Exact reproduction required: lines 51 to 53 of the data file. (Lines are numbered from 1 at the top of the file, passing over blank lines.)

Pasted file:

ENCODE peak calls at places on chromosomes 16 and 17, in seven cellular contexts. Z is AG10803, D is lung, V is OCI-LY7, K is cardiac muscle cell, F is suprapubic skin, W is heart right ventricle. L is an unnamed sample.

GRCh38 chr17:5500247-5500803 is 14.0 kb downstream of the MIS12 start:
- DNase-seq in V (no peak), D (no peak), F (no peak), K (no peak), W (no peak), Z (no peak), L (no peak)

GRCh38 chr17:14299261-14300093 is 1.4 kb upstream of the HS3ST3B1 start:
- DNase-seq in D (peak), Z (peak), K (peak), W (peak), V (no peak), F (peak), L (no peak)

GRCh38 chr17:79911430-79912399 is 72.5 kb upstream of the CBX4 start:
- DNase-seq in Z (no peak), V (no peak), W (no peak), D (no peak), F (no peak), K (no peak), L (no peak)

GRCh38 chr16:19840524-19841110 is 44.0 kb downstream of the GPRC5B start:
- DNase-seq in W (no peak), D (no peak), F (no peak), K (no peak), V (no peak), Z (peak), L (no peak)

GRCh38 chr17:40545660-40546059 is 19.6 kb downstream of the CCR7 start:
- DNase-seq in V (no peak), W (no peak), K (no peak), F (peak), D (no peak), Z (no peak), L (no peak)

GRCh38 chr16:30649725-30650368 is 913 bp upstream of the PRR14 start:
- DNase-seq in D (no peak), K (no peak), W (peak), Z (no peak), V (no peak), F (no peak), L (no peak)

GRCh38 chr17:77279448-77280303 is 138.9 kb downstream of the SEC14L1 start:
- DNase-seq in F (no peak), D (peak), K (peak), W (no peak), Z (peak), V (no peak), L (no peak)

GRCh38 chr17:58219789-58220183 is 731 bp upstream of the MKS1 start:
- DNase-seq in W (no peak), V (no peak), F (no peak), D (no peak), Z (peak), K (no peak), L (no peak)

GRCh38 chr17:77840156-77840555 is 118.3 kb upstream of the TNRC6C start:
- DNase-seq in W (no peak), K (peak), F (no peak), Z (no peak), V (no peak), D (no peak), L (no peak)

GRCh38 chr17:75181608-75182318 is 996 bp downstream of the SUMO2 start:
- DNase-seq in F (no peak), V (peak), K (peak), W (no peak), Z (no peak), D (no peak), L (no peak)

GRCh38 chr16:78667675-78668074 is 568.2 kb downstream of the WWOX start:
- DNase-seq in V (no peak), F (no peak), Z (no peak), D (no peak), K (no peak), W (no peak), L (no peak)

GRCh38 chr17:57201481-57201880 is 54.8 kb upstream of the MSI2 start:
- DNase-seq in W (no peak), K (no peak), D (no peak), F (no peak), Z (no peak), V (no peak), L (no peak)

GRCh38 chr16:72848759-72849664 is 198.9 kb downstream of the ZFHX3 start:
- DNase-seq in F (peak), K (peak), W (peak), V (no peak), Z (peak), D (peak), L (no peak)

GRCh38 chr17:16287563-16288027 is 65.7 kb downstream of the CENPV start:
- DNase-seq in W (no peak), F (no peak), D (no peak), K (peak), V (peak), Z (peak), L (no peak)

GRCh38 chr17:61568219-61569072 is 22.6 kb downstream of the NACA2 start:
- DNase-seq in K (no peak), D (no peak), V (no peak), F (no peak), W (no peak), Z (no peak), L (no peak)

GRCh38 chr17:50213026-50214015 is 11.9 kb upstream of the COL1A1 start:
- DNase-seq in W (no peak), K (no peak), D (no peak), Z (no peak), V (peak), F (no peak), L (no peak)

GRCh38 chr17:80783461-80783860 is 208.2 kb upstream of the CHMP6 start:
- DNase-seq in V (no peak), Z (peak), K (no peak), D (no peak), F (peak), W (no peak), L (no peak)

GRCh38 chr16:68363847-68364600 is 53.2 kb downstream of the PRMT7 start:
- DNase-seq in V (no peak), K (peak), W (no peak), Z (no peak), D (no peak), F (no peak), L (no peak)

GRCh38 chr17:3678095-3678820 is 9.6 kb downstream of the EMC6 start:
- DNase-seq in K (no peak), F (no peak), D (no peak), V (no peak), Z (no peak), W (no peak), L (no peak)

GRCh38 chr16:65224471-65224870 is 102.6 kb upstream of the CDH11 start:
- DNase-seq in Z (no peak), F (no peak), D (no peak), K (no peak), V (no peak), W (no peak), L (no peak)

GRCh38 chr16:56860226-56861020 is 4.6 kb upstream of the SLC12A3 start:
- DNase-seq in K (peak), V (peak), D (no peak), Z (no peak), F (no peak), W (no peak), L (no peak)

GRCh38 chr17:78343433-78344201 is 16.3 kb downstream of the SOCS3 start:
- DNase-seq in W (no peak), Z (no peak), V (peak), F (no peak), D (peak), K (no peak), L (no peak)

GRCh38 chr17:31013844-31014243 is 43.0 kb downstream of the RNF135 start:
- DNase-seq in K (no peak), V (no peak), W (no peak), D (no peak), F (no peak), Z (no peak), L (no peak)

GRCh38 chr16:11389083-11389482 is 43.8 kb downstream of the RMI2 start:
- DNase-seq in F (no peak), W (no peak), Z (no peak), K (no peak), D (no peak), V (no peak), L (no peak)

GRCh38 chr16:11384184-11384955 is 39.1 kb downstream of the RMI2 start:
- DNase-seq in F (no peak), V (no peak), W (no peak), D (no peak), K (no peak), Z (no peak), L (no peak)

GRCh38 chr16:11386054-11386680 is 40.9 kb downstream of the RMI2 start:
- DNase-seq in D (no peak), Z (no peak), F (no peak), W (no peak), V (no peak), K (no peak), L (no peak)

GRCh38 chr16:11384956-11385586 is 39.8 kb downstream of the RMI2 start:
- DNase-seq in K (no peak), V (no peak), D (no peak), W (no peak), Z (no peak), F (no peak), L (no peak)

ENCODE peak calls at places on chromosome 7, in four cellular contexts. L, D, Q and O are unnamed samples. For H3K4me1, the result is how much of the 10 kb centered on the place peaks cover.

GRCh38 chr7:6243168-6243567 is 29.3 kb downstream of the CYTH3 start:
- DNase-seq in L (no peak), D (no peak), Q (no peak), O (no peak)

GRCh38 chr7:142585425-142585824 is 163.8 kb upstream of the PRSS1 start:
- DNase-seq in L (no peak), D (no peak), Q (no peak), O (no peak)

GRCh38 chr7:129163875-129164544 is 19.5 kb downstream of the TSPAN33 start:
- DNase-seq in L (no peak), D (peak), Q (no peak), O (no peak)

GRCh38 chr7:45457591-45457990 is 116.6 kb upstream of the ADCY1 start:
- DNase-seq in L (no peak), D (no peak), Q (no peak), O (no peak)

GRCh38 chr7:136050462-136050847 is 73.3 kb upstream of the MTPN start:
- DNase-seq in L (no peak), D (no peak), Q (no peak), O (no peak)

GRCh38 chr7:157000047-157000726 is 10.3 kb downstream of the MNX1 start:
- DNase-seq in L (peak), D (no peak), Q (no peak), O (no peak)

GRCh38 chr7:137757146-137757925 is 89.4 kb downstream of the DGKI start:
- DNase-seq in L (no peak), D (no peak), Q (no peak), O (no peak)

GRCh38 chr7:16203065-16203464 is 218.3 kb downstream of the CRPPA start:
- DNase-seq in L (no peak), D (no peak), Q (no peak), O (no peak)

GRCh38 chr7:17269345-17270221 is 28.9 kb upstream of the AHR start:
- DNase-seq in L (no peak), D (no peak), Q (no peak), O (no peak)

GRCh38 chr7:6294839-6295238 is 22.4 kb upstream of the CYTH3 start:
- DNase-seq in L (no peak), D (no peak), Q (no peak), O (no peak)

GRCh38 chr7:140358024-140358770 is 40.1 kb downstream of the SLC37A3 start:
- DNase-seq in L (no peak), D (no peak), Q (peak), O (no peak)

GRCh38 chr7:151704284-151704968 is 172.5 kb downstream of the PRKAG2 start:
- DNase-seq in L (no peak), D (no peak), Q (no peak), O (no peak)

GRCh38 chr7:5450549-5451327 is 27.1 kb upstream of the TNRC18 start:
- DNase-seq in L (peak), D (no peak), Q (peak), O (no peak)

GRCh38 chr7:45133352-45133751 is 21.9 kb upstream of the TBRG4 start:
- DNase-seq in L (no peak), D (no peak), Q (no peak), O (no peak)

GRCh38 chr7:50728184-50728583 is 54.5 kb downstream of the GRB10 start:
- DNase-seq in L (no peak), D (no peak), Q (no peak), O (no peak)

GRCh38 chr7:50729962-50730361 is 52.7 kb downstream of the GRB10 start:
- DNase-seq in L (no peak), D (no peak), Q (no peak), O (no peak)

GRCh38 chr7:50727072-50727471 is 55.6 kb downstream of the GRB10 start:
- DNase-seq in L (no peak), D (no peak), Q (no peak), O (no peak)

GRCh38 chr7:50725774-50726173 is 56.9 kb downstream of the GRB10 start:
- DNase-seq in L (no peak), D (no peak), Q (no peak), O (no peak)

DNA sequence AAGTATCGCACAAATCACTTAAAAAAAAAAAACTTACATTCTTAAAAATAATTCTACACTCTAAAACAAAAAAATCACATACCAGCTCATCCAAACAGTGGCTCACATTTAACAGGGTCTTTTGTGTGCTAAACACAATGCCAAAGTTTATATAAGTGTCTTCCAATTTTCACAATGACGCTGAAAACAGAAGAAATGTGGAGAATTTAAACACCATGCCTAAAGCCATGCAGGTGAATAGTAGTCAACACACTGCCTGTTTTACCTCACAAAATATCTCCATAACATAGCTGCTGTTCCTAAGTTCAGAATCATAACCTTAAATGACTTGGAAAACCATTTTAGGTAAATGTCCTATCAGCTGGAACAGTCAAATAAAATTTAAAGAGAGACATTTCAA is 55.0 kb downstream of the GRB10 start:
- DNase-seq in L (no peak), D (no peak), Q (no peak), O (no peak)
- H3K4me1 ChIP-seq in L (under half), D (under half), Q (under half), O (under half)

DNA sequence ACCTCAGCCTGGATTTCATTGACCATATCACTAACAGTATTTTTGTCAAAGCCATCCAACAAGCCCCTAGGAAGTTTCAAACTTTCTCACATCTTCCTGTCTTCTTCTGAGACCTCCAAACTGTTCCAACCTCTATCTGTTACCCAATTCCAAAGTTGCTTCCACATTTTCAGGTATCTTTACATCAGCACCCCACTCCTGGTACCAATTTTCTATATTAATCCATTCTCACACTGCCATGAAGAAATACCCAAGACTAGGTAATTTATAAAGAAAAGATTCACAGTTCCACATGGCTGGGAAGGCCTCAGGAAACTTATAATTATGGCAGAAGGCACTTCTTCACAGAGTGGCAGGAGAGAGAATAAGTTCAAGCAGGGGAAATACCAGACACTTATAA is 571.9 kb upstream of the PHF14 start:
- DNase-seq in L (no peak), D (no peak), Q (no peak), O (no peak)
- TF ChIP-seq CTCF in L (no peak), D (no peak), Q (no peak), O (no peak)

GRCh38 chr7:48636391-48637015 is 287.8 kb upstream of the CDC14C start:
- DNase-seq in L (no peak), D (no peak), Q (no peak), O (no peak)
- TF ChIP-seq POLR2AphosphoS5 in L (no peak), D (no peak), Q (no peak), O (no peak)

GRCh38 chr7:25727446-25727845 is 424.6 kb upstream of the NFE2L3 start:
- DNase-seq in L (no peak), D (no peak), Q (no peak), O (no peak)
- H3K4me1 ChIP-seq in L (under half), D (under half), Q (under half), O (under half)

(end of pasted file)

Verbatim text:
- DNase-seq in F (no peak), V (no peak), W (no peak), D (no peak), K (no peak), Z (no peak), L (no peak)

GRCh38 chr16:11386054-11386680 is 40.9 kb downstream of the RMI2 start:
- DNase-seq in D (no peak), Z (no peak), F (no peak), W (no peak), V (no peak), K (no peak), L (no peak)